I’m left wondering what those who truly understand the significance of the in-between city would have us do differently. For example, is it wrong to try to focus growth in urban centers? I like the regionalism bit, Dan. Biblius read Babbit’s book about this very thing not too long ago, we missed you at that one. Anyway, we can look at the different PSRC planning/growth scenarios for our clue to the answer. The PSRC understands that the live-work gap is large and some scenarios try to focus growth in rural centers (‘zwischenstÃ¤dten’) to close it; after all, people live far outside of the Seattle CBD, so why not bring living-wage jobs to where the people choose to live? [Transit to areas of low density is considered not viable without subsidy]A problem with this is that in such scenarios, the provision of amenities will cause land rents to be bid up to equilibrium, causing some new immigrants to the area to be forced to look in outlying areas for affordable housing. We can tell people how wonderful it is that transit use is higher in higher density areas and quote certain public planners who say so, but certain public planners also say that transit use from, say, Renton to Seattle CBD takes too long and doesn’t make sense, or that the single most important determinant in Puget Sound area to rise out of poverty is car ownership (why? Transit use from Renton takes too long to CBD). These stark facts are the reason why some dense cities try to mandate provisions for affordable housing via TDRs or some other mechanism in their infill developments. To date they don’t work very well because developers are often uncomfortable building them, as banks are reluctant to lend for such projects. DS
Dano-Just to be clear—Stadler and I probably agree far more than we disagree. And I think his article shows that he’s a supple and nimble thinker, not a dogmatist (like Bruegmann et al). And I completely agree that inner ring suburbs in particular are getting more diverse—which in my mind is largely a function of economic trends (falling real estate values in inner suburbs, relative to center cities, and especially relative to the troughs of the 1970s & 1980s). Basically, as center cities have become more attractive, for a variety of reasons, they’ve also become more expensive—which has pushed some of the diversity that used to be concentrated in the core to the outskirts of town.I guess our fairly narrow points of disagreement are: 1) as I read the essay, Stadler implies that cities as we traditionally conceive of them aren’t uniquely dense. But as of the 2000 census, Seattle had about a sixth of the metro area’s population, but about half of the people living in neighborhoods with densities of 12 people per acre & up; and 80% of the residents living at densities of 40 people per acre and up, with most of the remaining 20% sprinkled among Everett, Tacoma, and tiny slivers in Redmond and Edmonds. So while it’s possible to find a few pockets of higher-density living outside the city center, density was, as of 2000, very clearly linked to proximity to Seattle’s urban core.2) he seems to imply that “city” living doesn’t ease car dependence. But it does—not absolutely & universally, obviously, but certainly in terms of average miles driven, average car ownership rates, average mode splits, and the like. Seattle residents are more likely than other folks in the region to bus to work; Seattle workers, likewise, find more commuting options than other folks.3) Somehow, calling the center city a “bourgeois pleasure ground” rubbed me wrong. Maybe Belltown is. But the ID? All of Capitol Hill? First Hill? Lower Queen Anne? As gussied up as it’s become, I still think that Pike Place Market more than holds its own with the Crossroads Mall for diversity, weirdness, and surprising glimpses of other cultures, both from other parts of the US and internationally.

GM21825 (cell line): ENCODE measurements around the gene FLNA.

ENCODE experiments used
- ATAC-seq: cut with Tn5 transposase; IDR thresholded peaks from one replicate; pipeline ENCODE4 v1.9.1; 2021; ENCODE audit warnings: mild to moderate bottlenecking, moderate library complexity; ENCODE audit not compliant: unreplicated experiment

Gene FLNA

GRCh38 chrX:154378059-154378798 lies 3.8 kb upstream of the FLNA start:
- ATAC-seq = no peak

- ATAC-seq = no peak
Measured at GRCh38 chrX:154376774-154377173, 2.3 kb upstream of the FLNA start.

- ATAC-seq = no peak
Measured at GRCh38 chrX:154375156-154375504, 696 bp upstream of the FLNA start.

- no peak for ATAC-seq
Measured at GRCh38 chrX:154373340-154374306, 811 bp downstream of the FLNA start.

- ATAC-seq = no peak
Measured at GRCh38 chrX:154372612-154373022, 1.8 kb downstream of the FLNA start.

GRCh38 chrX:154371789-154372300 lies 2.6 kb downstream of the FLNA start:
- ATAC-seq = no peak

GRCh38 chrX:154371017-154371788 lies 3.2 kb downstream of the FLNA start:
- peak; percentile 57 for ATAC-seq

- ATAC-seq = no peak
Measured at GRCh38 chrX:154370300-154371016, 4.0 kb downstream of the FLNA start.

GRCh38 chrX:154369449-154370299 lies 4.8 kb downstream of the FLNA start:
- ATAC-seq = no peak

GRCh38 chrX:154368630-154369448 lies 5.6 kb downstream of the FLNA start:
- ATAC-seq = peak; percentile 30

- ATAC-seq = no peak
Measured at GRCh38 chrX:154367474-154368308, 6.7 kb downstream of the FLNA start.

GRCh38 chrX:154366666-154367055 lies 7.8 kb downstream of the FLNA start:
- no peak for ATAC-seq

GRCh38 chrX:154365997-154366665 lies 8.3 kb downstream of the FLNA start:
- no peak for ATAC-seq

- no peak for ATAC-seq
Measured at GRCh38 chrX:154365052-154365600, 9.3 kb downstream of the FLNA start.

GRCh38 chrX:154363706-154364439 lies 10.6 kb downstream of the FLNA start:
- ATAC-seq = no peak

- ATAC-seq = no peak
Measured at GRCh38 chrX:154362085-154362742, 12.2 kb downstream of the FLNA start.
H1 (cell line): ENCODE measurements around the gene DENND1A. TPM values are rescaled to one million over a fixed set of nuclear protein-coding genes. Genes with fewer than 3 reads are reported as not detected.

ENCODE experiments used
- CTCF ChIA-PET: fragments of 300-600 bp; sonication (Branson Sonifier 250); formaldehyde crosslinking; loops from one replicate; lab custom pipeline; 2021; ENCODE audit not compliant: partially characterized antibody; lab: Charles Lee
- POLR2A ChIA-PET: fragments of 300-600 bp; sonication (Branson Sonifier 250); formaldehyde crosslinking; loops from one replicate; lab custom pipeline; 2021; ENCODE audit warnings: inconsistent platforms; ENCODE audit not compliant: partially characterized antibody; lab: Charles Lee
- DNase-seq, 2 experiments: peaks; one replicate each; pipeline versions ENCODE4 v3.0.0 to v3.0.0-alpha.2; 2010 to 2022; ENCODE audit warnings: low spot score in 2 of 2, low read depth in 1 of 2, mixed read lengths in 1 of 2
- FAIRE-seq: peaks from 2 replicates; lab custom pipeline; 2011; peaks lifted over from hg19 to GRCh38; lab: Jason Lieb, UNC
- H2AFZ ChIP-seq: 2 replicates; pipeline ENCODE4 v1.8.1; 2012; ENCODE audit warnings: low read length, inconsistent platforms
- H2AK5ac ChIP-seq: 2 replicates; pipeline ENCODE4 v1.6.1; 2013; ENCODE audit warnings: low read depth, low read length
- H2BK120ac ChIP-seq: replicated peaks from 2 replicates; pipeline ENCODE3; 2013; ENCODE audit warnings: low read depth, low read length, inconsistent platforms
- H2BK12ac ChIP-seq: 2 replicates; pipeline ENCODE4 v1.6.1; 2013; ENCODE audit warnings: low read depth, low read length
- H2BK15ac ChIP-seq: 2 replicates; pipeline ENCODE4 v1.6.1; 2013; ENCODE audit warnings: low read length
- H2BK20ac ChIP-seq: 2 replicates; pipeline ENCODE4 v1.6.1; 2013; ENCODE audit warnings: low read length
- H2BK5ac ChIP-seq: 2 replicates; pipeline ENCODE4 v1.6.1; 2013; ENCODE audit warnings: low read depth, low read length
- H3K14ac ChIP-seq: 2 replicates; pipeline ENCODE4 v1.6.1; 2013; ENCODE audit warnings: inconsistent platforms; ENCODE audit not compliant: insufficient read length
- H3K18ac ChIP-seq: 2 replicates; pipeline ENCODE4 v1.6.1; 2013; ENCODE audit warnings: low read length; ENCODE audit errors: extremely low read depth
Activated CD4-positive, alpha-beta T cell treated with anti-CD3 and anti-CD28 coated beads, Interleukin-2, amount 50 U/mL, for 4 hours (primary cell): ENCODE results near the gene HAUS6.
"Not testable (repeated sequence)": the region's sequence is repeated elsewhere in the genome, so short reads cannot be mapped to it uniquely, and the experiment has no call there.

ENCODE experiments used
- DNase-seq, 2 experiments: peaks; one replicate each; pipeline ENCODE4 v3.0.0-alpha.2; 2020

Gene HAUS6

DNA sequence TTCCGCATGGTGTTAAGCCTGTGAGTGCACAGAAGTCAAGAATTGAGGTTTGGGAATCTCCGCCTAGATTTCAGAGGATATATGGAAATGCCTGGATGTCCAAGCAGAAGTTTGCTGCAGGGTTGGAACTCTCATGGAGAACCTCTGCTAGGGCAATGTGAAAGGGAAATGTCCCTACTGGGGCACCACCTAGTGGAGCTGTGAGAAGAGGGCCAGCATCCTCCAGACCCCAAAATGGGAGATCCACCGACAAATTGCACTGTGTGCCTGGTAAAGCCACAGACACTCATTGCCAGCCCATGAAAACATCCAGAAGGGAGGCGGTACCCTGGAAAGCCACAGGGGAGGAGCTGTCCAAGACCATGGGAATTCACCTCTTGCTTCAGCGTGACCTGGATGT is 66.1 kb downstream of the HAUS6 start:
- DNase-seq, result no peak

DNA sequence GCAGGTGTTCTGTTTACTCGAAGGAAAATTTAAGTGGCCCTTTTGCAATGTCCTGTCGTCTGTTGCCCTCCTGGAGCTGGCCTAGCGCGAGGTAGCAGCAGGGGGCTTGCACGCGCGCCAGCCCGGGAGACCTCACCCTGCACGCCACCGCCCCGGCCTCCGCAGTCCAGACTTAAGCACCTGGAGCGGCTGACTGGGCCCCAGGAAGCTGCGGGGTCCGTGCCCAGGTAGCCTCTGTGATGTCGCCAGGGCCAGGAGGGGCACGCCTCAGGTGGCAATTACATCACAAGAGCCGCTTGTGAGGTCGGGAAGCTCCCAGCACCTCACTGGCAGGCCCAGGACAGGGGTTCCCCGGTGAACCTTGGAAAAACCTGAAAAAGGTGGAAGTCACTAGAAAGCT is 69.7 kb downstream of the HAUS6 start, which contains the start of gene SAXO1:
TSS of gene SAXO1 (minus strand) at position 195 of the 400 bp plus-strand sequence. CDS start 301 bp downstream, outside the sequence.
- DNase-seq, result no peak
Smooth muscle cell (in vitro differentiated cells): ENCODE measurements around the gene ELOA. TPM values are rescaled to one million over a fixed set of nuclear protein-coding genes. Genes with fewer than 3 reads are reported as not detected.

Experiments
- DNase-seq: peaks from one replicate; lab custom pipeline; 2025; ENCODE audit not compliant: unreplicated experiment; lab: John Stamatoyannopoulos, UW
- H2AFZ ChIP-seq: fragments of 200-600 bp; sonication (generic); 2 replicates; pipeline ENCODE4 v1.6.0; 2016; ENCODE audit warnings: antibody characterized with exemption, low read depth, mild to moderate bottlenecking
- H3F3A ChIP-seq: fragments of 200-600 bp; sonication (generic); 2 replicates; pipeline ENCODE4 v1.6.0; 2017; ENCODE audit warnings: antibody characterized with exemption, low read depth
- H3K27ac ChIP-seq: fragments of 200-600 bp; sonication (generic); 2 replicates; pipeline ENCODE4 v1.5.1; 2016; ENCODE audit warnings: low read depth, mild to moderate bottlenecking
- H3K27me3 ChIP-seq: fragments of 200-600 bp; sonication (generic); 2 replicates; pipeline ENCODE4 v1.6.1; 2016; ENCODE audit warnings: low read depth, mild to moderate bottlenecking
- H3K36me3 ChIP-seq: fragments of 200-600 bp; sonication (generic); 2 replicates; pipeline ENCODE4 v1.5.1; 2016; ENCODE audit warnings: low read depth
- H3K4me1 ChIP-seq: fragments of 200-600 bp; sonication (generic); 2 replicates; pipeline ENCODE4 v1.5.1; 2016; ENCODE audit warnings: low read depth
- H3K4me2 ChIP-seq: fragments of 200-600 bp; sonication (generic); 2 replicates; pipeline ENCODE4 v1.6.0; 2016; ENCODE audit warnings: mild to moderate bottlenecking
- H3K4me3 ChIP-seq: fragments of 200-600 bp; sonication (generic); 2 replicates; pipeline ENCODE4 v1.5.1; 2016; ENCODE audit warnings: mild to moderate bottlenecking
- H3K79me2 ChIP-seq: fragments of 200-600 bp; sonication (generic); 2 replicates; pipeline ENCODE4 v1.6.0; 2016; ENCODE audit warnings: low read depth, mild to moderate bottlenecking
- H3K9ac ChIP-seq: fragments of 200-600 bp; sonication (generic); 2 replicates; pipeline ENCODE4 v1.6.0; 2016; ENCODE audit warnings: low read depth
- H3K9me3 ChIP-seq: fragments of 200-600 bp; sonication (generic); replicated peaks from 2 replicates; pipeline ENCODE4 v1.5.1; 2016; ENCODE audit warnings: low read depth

Well, I was doing the Dan thing and exploring the robustness, Clark, of your statement that as far as I can tell—some of his facts are simply wrong without pointing out that your analysis confused ‘dependency’ with ‘ownership’ ( your 2) just above ). Employment in the CBD isn’t the sole provenance of city-dwellers, and as Arie pointed out somewhere, you’re just as likely to experience a commute in the morning east over the 520 bridge as west. The rest of the premise is held wanting from there, and I explored the underlying economic reasons for locational choice and the resultant car dependency [or not, if you choose to live in the few dense areas served well by public transportation].wrt your 3 points above, Stadler is exploring the framing and social background of ‘urbaneness’ and ‘urbanity’ in the context of vitality, not density per se [Disneyification of developers’ attempts to do CNU or TND – or what I see out here: ‘lifestyle centers’]; rather, density is a metric Stadler chooses to show the two sides of the ‘zwischen’ and how the two sides choose to use metrics. As my and Dan B’s friends discussed about Breugmann’s polemic, it is full of purposely and blatantly cherry-picked ‘number crunching’, which is what Stadler is saying but in a nicer way. Where we disagree, Clark, is when folks will choose to live in greater density. I, personally, think a large fraction of the Murrican populace doesn’t like dense living (Manifest Destiny, picket fences and all that learned acculturation and social conformity), and they won’t do it until our economy allows energy price signals to enter the economy; that is: true energy costs are externalized and until they become internalized and true prices enter the market (thus making 2500sf houses too expensive to heat, affecting transport costs), folks will choose to live in Graham and Yelm and Marysville because they can (I guess I should say Colo Spgs and Aurora and Evergreen now).Regards, sir,DS